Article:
I once tried to connect with a relative and he seemed anxious to share information. He was traveling and said he would get back to me soon. I waited about a year and the next communication I had from him was "please send me an invite to your tree". That was it, nothing else. I probably am acting like a baby but I haven't sent him an invite or even responded to his message.

hgroves said...

I thought it would be interesting to give the perspective of someone on the other side of the fence, so to speak.

I have a private tree and a public tree on a popular genealogy website. The public tree has minimal information on my family other than who is descended from whom. The private tree has my more detailed source information. I used to have a single, public tree but I got tired of people incorrectly attributing my research to the wrong person in their tree (to a father rather than the son, for example). I was able to watch the misinformation spread from one tree to the next and I didn’t feel comfortable being an instrument of misinformation. Even if it was the fault of the person who copied the information to the wrong individual in the first place, the information was still coming from my tree and that bothered me.

I am happy to share my private tree with others, all they have to do is ask. I feel like I can connect more easily with potential cousins when they have to contact me to see the more detailed information on my private tree. Also, I find that I get a better collaborative experience sharing a private tree with others who have asked for access then I get from people randomly pulling stuff from my public tree. I think the private tree weeds out those who are not interested in collaborating.

In my opinion the anonymity associated with the popular genealogy websites doesn’t do anyone any favors when it comes to making connections with “cousins”; instead of connecting with others, people spend their time trying to see how many sources they can associate with an ancestor, even if those sources are wrong.

I know private trees seem offputting, but sometimes there is a reason why they are created.

Just my two cents.

Heather Kuhn Roelker said...

hgroves-I think that is a really good point. I also see quite a bit of information from my tree not attached to the appropriate person. I can see the value of the private tree for that reason and also for protection of private information. But this individual could have easily said "Nope, I don't want to give you access, but I would be happy to collaborate via email or Ancestry message." Alas, not everyone wants to share and I suppose it is their prerogative.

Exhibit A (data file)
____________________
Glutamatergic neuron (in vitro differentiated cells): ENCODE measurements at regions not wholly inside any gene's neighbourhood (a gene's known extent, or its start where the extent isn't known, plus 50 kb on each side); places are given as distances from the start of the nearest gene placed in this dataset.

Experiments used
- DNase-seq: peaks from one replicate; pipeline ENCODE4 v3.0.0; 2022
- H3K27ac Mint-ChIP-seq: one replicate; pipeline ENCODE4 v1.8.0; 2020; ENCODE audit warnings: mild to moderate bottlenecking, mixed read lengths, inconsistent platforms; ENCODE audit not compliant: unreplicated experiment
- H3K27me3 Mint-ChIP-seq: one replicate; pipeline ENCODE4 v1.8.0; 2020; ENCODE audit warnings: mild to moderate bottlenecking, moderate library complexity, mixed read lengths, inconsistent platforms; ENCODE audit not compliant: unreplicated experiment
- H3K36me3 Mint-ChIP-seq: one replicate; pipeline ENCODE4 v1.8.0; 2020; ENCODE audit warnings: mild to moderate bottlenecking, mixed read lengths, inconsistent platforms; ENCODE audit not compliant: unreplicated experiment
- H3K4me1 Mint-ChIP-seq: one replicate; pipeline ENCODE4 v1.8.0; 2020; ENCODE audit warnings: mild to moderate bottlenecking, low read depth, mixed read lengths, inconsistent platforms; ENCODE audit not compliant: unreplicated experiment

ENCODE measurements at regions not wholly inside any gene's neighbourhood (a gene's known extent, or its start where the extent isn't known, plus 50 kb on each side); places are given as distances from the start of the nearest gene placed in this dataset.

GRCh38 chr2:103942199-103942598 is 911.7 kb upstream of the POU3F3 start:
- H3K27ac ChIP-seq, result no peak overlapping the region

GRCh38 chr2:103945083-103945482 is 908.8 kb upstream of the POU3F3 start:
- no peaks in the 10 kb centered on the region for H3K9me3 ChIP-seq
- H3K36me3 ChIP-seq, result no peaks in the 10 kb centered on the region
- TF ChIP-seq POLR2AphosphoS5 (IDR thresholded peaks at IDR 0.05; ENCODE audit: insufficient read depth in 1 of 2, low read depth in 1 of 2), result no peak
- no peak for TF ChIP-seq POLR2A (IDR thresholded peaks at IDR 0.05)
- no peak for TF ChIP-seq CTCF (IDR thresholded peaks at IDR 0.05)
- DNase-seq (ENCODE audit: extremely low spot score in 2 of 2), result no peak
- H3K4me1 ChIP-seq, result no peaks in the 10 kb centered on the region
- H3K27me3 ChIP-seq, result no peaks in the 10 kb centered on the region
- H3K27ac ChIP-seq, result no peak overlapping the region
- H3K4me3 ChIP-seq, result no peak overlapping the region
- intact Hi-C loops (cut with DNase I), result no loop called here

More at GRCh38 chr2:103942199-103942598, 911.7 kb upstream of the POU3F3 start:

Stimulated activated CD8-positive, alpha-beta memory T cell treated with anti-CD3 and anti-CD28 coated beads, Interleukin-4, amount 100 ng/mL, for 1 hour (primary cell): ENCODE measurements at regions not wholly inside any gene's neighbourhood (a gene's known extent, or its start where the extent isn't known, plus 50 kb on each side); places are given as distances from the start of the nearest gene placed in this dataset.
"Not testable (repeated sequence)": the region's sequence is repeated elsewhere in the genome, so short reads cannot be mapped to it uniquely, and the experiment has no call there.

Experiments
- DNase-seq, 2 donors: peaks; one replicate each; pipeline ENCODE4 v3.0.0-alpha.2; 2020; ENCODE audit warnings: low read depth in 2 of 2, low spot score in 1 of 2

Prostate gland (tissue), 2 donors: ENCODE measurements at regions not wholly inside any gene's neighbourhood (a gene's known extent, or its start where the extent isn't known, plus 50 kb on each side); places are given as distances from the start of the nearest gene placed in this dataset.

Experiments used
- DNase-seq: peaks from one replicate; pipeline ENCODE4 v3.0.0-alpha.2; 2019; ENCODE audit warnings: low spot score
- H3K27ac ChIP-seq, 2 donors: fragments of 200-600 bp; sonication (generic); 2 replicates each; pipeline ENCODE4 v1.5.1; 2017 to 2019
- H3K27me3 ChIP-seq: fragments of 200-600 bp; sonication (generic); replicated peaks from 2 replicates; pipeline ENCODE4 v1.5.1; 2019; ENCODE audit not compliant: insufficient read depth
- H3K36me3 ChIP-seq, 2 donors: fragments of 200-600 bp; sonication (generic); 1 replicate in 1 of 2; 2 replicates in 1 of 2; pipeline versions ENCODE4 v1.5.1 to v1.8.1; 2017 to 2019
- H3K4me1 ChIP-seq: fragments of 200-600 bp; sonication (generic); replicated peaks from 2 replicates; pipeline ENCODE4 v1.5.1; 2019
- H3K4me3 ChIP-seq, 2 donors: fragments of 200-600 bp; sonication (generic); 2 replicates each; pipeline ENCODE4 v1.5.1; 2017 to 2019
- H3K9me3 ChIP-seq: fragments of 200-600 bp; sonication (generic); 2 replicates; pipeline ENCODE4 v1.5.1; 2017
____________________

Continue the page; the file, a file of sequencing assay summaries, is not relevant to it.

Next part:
Wendy said...

I like hgroves' solution. I also join you in a big GRRRRRRR. I think you ran into one of those people who simply WANT information, not the footwork to get it.

Heather Kuhn Roelker said...

Wendy, a good point. There are those that are more interested in adding branches than doing the work to find them. I'll admit that I love that Ancestry breaks some of my brick walls down with ease, but I'm not afraid to get my hands dirty. For most of us that is half the fun! Thanks for stopping by!

zelsersk said...

I understand the share thing for sure. I have several trees on Ancestry.com. I have actually broken each of many main family lines into their own trees on Ancestry.com. I have at least one or two of them as private right now. One of my trees in particular is private (and didn't used to be) because people keep jumping into to make one of my great great uncles their ancestor. The problem is that he has a common Irish name and the second problem there is that this particular person never got married or had children. He really can't be someone's grandfather up their line. I have that tree private now. I just got tired of running across people borrowing when they don't know any background. I must admit that my source info is not much online for that tree either. So, those people borrowing are definitely just taking what they see because it's all that they found as a possible match.